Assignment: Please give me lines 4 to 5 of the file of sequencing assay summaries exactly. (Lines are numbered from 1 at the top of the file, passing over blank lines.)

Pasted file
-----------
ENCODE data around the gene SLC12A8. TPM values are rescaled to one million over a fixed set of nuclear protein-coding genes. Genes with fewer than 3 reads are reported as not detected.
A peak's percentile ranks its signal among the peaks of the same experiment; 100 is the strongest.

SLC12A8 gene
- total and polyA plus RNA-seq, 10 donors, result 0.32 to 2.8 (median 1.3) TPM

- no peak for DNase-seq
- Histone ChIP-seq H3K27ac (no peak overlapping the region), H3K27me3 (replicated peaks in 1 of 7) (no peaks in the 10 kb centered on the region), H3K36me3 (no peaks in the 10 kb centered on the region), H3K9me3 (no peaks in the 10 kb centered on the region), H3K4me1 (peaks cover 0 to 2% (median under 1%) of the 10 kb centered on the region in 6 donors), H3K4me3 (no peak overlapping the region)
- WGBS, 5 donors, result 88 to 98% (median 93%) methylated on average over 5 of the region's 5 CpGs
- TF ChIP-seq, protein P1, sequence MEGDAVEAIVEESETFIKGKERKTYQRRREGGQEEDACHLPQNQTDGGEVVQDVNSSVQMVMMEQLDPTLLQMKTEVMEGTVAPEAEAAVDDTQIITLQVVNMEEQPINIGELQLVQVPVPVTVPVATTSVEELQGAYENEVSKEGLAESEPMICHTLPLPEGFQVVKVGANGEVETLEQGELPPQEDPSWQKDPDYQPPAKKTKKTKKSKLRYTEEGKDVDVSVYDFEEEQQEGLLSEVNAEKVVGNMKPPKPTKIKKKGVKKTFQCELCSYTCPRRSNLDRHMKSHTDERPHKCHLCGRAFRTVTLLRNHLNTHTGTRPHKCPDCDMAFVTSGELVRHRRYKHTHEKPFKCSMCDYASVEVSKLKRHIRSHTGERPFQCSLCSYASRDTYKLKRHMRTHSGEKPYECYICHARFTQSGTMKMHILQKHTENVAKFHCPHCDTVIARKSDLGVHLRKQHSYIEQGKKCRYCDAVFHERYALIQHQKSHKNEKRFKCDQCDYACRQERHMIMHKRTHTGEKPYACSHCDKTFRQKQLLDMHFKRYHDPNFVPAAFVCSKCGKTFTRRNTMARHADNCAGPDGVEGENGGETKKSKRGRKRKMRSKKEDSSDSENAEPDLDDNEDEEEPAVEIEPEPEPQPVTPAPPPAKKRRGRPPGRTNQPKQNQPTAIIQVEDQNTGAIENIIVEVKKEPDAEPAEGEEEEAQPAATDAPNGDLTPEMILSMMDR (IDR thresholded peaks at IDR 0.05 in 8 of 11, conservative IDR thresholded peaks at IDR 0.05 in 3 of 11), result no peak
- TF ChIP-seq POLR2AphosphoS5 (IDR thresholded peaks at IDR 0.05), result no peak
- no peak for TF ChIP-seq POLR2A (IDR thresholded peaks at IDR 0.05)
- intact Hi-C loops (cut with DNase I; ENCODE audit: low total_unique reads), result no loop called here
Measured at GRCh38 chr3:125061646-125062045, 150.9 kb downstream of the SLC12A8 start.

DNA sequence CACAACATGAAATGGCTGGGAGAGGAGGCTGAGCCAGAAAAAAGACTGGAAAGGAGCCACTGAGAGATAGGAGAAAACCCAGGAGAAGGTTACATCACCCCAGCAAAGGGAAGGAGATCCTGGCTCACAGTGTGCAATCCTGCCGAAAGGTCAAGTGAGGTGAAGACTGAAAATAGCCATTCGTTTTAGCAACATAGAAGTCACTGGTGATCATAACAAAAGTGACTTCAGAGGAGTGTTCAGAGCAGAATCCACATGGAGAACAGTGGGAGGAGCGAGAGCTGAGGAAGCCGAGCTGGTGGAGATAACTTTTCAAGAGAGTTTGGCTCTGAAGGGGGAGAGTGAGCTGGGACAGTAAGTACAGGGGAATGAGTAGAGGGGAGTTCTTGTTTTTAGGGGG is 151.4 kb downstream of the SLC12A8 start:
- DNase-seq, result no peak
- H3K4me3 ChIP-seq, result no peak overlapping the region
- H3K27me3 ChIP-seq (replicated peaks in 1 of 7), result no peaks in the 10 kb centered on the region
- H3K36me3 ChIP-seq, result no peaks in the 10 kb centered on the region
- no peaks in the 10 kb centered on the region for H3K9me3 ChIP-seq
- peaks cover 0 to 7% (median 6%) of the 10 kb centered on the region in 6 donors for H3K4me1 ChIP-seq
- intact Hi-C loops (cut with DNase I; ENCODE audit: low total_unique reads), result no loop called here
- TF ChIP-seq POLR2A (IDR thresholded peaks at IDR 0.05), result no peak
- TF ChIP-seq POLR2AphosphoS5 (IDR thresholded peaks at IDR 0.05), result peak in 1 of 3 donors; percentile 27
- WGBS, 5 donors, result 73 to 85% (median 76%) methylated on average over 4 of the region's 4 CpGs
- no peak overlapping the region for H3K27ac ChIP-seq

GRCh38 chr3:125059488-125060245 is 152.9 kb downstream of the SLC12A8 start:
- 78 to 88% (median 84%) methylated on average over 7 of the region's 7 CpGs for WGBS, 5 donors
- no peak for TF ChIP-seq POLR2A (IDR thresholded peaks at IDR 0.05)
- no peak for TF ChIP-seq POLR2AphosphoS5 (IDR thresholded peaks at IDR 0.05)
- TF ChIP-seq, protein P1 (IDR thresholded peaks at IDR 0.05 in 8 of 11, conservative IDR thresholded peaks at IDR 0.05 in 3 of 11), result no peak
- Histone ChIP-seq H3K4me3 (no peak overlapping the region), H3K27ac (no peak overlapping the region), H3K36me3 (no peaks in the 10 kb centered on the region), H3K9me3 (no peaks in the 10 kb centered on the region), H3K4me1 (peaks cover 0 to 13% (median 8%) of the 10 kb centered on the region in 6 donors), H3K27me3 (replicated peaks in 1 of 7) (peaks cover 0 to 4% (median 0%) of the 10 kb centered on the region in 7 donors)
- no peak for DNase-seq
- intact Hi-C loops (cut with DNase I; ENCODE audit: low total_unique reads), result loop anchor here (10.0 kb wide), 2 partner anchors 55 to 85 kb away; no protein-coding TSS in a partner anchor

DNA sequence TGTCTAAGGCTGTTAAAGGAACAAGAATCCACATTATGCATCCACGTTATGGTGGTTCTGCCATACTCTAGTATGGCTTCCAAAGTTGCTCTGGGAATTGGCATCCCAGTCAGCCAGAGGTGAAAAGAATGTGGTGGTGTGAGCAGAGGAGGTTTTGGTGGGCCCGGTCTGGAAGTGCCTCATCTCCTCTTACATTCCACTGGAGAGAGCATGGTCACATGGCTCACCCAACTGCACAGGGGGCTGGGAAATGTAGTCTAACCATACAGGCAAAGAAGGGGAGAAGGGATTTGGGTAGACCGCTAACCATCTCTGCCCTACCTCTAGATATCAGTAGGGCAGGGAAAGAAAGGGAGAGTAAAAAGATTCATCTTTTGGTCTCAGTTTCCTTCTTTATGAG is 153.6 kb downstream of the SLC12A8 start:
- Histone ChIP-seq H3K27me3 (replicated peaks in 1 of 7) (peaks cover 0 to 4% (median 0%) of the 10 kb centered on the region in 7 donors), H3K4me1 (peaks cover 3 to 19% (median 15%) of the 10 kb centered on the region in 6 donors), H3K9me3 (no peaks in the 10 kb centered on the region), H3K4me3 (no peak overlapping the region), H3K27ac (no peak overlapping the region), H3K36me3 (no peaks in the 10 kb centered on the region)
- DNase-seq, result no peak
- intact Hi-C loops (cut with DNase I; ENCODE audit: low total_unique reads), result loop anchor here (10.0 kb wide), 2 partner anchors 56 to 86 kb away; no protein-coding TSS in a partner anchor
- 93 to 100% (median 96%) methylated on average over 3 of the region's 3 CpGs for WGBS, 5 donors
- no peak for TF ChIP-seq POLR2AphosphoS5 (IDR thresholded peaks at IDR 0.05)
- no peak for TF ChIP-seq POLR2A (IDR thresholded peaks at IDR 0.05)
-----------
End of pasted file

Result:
- total and polyA plus RNA-seq, 10 donors, result 0.32 to 2.8 (median 1.3) TPM

- no peak for DNase-seq